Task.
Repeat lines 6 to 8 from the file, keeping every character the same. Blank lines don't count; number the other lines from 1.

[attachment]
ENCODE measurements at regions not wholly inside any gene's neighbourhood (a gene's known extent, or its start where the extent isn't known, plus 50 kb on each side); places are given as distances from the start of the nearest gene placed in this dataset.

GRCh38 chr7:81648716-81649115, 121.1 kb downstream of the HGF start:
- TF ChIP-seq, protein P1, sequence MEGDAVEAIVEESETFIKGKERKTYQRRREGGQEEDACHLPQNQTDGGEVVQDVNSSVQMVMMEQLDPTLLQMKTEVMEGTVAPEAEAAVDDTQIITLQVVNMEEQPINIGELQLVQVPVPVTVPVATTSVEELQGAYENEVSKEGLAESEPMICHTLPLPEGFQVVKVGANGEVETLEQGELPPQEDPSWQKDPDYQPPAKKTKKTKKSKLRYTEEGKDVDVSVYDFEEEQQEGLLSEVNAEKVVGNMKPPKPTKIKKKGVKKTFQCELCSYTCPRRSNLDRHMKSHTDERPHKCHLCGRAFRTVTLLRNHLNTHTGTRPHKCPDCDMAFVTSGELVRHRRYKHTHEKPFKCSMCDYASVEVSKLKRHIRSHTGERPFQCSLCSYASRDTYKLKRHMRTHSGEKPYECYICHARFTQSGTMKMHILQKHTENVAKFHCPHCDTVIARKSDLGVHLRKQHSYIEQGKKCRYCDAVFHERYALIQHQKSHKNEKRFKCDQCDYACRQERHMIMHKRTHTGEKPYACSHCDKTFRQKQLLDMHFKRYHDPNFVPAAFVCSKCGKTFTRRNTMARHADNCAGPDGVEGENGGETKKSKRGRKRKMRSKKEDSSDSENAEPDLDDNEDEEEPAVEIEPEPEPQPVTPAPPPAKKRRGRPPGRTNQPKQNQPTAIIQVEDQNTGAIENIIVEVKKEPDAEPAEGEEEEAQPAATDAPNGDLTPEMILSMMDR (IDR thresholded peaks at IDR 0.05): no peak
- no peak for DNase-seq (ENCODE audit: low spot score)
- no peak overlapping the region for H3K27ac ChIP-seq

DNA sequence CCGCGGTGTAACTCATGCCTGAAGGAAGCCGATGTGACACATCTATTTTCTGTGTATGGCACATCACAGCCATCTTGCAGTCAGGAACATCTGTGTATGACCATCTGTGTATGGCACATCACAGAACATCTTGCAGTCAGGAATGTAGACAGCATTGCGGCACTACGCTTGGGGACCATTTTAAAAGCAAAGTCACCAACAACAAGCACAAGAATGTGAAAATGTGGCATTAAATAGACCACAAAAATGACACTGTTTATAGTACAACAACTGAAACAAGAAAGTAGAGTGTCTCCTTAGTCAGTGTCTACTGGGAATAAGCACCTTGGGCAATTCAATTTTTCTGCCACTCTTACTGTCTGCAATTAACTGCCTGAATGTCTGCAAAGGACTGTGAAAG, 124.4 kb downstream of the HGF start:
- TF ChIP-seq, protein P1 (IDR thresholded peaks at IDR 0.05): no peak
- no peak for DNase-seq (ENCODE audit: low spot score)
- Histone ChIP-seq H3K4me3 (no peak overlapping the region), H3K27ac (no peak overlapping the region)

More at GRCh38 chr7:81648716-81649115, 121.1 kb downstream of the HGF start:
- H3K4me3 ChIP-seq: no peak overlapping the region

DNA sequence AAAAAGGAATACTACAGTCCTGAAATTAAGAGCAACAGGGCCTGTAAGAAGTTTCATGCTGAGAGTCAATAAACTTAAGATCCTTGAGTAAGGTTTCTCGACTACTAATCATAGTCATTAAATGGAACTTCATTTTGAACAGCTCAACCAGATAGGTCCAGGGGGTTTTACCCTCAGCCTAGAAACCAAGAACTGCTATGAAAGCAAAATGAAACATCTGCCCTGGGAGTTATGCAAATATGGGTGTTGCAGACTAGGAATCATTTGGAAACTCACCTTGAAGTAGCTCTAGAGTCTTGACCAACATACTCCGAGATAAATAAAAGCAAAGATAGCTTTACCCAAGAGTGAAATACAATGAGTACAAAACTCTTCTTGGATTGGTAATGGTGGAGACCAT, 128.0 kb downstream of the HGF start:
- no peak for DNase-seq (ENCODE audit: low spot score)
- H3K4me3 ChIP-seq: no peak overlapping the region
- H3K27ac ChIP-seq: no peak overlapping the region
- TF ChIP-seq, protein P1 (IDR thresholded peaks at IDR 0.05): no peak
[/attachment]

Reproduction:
DNA sequence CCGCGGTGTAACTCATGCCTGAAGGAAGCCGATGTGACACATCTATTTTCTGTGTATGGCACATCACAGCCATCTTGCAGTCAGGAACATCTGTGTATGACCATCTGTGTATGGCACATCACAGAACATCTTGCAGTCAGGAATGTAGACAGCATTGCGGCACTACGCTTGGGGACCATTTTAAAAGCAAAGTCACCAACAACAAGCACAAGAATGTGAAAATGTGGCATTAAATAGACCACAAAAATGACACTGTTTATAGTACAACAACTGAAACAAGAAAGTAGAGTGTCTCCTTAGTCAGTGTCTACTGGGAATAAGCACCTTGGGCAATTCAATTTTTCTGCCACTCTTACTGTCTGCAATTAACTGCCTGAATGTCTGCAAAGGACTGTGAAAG, 124.4 kb downstream of the HGF start:
- TF ChIP-seq, protein P1 (IDR thresholded peaks at IDR 0.05): no peak
- no peak for DNase-seq (ENCODE audit: low spot score)